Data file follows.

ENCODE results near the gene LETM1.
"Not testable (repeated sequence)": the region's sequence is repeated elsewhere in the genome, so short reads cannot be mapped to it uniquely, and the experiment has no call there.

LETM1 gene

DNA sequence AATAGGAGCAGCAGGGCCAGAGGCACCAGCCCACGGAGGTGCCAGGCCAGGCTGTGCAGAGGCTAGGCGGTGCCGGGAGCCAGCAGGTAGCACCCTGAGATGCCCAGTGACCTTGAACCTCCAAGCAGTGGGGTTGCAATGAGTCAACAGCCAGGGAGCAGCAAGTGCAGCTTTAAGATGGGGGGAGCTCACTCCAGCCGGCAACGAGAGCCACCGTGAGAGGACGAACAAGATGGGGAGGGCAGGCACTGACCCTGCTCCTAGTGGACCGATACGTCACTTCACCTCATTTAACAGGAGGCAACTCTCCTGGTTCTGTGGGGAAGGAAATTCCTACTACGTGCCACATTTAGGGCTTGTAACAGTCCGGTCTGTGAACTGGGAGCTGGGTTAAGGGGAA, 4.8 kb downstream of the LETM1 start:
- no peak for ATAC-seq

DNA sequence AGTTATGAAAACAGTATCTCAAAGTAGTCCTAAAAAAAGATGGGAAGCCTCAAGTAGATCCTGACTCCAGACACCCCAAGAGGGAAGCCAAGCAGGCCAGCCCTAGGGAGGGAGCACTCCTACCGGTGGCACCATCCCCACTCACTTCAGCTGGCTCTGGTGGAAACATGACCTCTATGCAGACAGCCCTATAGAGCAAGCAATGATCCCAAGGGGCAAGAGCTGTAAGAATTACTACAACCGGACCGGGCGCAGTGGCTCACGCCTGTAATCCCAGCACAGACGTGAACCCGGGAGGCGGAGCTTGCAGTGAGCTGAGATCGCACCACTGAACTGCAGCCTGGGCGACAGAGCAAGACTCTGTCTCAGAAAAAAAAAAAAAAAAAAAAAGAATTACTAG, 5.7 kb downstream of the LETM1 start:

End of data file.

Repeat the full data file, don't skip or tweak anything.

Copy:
ENCODE results near the gene LETM1.
"Not testable (repeated sequence)": the region's sequence is repeated elsewhere in the genome, so short reads cannot be mapped to it uniquely, and the experiment has no call there.

LETM1 gene

DNA sequence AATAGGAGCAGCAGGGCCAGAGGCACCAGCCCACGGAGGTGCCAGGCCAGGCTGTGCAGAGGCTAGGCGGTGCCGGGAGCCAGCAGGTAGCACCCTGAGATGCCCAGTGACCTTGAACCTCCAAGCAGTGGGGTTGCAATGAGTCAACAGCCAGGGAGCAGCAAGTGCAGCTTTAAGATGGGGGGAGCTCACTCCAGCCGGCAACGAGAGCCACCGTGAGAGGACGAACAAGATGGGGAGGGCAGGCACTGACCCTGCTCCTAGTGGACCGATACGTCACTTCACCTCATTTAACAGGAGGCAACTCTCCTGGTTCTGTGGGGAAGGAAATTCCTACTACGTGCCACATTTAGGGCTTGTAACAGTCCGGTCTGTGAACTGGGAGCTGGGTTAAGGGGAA, 4.8 kb downstream of the LETM1 start:
- no peak for ATAC-seq

DNA sequence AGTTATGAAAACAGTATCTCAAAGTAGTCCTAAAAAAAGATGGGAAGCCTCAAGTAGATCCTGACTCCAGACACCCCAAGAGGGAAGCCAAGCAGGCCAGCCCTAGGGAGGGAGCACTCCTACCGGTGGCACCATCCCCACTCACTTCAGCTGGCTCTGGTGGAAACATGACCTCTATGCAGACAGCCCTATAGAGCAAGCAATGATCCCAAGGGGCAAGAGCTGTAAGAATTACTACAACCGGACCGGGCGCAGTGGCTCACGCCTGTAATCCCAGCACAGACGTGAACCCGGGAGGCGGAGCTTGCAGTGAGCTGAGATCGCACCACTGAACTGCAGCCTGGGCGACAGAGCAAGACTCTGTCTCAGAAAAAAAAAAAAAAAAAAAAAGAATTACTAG, 5.7 kb downstream of the LETM1 start: